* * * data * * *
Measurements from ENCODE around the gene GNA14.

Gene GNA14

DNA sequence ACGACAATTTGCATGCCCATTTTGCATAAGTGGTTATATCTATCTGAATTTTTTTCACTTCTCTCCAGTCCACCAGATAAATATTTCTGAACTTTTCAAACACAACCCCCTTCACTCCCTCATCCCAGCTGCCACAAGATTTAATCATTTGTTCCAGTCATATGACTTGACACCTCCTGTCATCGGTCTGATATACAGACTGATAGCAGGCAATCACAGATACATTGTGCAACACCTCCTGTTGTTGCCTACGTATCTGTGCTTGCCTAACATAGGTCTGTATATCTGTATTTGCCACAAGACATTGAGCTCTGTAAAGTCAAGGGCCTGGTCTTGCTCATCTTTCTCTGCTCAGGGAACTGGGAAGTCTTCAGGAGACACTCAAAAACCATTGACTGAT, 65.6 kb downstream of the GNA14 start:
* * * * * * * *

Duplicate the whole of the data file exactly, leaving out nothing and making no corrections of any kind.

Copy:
Measurements from ENCODE around the gene GNA14.

Gene GNA14

DNA sequence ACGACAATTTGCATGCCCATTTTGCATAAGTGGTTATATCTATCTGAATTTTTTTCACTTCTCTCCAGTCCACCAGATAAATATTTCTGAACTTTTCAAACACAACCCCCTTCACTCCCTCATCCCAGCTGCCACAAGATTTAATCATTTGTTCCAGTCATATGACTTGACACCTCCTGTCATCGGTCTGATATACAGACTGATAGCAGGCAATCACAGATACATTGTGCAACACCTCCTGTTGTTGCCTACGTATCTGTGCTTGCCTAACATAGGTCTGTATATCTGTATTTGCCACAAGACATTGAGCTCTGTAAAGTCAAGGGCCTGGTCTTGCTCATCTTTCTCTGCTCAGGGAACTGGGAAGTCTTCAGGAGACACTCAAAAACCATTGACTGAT, 65.6 kb downstream of the GNA14 start: